In the first blog post, “The Wild West and Healthcare Innovation: Colorado’s Frontier Legacy Continues,” Benjamin Miller, PsyD, (Academy Principal Investigator), describes a State Innovation Model grant that will allow Colorado to integrate behavioral health into 400 primary care practices through payment.
Neil Korsen, MD, MSc, (NIAC), and Becky Boober, PhD, co-authored the second blog post, which details some of the many efforts being made across Maine to advance integration of primary care and behavioral health. Almost 50 percent of primary care practices in Maine offer some level of integration largely as a result of two organizations, the Maine Health Access Foundation and Maine Quality Counts.
Christine Borst, PhD, and Cathy Hudgins, PhD, LMFT, relay their experiences with integration in North Carolina in the third blog post of the series. Borst describes the Center of Excellence for Integrated Care (COE), a program of the North Carolina Foundation for Advance Health Programs. COE is committed to helping develop and advance integrated care across the state by systematic training, assistance, and capacity-building to contracted entities. Hudgins lists a number of federally funded programs for integration in North Carolina. Both Borst and Hudgins contributed to a list of the top 10 lessons they learned as “practice transformationists.”
The final blog post outlines the experiences of Robin Henderson, PsyD, leading up to the passage of Oregon Senate Bill 832, which defines integrated care, behavioral health homes, and behavioral health clinicians. Henderson acknowledges that CJ Peek (NIAC) and Benjamin Miller provided “invaluable editorial guidance” in defining integrated care through their work for the AHRQ Academy. The new law will remove some of the financial and regulatory barriers that previously hindered provision of integrated primary care and behavioral health in Oregon.
Access the CFHA Blog: http://www.cfha.net/blogpost/689173/CFHA-Blog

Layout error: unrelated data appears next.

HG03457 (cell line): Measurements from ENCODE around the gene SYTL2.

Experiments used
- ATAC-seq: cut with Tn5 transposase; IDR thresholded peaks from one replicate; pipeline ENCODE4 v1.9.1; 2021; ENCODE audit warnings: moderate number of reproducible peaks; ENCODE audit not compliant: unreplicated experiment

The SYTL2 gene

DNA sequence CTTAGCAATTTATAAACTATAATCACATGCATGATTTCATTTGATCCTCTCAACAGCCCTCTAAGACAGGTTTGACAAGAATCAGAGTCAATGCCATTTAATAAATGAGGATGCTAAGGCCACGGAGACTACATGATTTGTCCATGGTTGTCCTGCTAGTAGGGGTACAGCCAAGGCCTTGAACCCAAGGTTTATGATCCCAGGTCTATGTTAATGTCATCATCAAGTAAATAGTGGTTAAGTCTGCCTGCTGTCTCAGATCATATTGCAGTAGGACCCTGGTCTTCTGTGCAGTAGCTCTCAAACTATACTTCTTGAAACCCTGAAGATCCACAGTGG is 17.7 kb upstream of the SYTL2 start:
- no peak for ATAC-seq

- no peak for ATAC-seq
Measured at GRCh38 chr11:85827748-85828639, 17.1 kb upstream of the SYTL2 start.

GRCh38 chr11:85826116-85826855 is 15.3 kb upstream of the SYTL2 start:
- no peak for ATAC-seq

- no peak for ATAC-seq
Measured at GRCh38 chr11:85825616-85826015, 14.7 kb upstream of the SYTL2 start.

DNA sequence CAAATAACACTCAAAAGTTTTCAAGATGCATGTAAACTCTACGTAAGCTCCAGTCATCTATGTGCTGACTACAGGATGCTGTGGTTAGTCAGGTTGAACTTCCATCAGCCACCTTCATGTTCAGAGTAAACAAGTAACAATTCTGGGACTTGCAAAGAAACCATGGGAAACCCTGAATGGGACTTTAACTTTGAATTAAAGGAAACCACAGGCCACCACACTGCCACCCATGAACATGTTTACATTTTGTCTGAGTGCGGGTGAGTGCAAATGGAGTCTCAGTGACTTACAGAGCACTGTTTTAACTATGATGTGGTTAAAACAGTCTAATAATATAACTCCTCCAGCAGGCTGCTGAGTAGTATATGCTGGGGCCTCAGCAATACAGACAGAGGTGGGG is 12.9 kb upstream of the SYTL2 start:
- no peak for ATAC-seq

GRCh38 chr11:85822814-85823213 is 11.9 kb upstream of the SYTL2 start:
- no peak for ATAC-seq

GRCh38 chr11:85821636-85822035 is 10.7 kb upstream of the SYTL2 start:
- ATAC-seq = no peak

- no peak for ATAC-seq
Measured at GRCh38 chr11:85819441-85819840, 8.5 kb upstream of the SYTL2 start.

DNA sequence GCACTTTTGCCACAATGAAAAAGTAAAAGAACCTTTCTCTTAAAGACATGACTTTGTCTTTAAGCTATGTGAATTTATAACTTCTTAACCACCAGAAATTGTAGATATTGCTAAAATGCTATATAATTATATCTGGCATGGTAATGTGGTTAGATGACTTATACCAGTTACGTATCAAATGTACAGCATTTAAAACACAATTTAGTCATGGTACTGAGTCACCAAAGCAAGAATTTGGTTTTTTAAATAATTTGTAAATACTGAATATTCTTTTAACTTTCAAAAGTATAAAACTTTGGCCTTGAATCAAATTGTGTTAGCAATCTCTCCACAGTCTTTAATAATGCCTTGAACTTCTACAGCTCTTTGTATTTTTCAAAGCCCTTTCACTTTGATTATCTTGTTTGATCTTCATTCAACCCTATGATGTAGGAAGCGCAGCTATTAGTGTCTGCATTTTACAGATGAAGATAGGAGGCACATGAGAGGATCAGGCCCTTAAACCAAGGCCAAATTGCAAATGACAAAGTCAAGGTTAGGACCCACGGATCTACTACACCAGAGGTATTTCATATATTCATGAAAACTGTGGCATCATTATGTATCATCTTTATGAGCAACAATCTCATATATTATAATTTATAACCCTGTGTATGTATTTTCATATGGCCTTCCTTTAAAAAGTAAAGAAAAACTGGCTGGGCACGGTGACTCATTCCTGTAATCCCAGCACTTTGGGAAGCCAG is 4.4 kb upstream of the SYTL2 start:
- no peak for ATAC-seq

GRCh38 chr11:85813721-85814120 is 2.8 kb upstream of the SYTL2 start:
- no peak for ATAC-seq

A broad gap exists between behavioral health (BH) needs of low-income Californians and BH treatment, a recent report finds. The report from Blue Shield of California Foundation discusses the results of a survey, which measured low-income Californians self-reported needs for and barriers to BH assistance. The results found that 3 out of 10 survey respondents had a time in the past year when they have felt the need to talk with a health care professional about their BH; however, only half of these individuals actually talked with one about these issues. Barriers identified included stigma, cultural, and language barriers, as well as not knowing where to get help. The findings also highlight a mismatch between patient interest in receiving Services at a primary care (PC) facility and current availability of these services, with three-quarters indicating that it was “highly important” that their facilities provide BH services, but only half reporting that these services were available. The survey results demonstrated strong support for interest in integrated care among low-income Californians, with the majority indicating a strong preference for receiving BH services in the same setting as their PC. Sixty percent reported a preference for discussing BH issues with a professional at their PC facility, rather than off site.